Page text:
On our visit to Lafayette we could not help but notice the beauty of all the azaleas blooming across south Louisiana. No matter how humble your little cottage might be, you can have all the color you want exploding outside.
I stepped out of a little restaurant and walked around back to take this picture. As I was raising the camera a couple of guys tumbled out of the business next door. They looked a little mixed between confused and upset and one said, “Is there anything I can do to help you?” – and not in a tone of voice that implied he really wanted to help me with anything.
“Nope, I’m just taking pictures of the flowers.”
“He’s just taking pictures of the flowers,” the guy said to his buddy, in a disgusted tone, and they went back inside without another glance at me.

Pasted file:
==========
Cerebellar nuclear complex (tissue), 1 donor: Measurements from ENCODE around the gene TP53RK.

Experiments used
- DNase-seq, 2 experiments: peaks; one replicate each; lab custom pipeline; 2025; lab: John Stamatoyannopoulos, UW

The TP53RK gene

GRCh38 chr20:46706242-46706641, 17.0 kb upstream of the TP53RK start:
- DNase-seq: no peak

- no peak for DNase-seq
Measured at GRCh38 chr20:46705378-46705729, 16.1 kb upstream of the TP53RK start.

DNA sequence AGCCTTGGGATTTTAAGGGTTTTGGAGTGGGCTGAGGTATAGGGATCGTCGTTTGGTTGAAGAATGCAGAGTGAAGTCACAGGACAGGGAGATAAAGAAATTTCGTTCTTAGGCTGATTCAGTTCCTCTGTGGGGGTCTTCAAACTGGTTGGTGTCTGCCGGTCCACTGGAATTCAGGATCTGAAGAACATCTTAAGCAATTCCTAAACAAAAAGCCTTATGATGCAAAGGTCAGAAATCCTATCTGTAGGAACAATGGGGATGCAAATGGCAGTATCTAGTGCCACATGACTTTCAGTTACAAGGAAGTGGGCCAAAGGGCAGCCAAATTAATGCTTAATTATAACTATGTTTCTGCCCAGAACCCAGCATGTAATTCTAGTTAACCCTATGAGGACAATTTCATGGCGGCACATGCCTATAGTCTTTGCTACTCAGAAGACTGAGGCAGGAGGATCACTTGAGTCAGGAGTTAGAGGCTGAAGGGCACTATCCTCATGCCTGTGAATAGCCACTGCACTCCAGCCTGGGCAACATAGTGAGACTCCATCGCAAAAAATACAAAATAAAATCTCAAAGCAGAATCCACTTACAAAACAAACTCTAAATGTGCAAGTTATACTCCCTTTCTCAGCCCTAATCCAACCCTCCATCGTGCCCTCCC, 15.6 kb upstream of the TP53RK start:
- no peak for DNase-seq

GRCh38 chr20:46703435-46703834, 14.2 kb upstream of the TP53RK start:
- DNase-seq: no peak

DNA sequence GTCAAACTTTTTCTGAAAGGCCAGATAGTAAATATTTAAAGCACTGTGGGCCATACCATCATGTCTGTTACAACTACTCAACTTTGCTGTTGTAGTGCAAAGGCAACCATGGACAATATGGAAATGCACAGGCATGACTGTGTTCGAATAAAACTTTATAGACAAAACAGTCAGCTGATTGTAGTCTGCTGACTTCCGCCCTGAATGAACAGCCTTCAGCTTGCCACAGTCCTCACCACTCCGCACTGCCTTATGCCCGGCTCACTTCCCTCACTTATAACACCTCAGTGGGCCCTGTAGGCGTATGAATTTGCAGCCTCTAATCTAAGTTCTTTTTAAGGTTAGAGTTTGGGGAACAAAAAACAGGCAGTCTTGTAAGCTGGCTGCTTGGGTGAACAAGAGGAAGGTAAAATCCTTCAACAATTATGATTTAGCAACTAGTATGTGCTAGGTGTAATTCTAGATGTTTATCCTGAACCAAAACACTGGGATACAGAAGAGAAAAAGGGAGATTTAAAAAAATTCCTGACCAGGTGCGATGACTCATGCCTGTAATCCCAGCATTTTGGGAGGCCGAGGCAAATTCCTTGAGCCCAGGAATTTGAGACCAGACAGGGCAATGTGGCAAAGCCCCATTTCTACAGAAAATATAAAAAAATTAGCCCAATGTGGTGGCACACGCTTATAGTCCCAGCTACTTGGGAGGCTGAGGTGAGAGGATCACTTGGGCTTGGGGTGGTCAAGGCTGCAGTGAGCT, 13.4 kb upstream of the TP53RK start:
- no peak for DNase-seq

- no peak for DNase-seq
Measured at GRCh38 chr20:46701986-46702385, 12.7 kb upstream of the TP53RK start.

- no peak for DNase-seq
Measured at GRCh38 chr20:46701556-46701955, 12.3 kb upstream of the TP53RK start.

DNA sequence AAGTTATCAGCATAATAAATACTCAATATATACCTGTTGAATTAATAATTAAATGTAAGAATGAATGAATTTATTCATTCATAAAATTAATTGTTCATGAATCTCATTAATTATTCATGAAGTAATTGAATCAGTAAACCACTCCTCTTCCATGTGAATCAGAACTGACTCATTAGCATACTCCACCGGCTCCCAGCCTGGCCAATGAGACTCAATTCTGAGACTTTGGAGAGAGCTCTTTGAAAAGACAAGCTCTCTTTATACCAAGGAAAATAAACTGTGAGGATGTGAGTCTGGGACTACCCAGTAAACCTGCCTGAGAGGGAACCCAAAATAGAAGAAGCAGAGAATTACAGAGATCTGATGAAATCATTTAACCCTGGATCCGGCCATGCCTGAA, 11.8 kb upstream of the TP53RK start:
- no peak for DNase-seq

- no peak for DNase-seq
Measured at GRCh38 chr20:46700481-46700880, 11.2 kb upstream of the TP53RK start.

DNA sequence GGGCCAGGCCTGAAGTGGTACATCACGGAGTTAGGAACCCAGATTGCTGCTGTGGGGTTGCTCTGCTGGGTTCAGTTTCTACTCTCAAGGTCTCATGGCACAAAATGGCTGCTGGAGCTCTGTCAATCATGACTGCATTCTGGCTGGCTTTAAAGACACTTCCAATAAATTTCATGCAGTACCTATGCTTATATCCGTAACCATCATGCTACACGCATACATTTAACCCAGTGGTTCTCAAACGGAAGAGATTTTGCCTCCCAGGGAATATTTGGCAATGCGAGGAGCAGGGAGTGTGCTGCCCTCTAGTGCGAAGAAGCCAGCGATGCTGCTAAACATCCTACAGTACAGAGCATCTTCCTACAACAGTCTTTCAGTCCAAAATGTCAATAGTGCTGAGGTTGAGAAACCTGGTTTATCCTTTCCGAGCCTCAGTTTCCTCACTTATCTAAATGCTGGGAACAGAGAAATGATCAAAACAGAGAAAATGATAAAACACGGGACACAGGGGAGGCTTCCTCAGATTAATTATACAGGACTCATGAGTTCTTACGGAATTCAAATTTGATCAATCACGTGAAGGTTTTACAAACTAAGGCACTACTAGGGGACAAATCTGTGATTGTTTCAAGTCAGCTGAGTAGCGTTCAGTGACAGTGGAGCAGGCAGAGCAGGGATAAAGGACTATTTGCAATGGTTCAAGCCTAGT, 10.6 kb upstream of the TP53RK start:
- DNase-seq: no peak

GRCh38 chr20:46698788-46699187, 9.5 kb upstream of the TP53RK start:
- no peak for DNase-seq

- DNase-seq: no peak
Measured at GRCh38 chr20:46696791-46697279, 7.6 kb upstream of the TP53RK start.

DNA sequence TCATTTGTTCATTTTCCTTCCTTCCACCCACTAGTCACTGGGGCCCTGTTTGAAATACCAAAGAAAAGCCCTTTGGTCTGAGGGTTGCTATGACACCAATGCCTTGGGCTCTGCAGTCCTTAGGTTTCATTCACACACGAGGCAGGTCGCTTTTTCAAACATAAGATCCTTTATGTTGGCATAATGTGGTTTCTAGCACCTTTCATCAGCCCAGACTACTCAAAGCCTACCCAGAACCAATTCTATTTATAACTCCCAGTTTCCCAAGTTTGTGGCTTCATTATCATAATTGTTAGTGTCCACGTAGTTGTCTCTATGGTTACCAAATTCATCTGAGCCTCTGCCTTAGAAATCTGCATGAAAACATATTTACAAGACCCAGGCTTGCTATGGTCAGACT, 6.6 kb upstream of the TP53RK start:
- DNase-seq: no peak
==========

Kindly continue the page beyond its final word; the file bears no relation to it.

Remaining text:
Azaleas don’t do very well in Dallas, where I live. The soil is not acidic enough – right under the surface is a thick layer of limestone (caliche) that keeps the soil basic. A lot of people do plant them and fight the acidity. Some pour swimming pool acid (hydrochloric) into a trench before planting – the best thing is to dig a big hole and fill it with peat moss. Still, no matter what you do, eventually the caliche will infiltrate the soil and your flowering bushes are toast.
East Texas has beautiful azeleas. I remember, years ago, doing a bicycle ride along the Azalea Trail in Tyler. It was gorgeous. Maybe a road trip this spring would be an idea.
Dallas is right on the edge between two areas of vegetation. To the east, it’s all piney woods, dogwood, and azaleas. To the west – mequite and prickly pear.
None of it is like what I saw in South Louisiana, though. The things seemed to grow like weeds.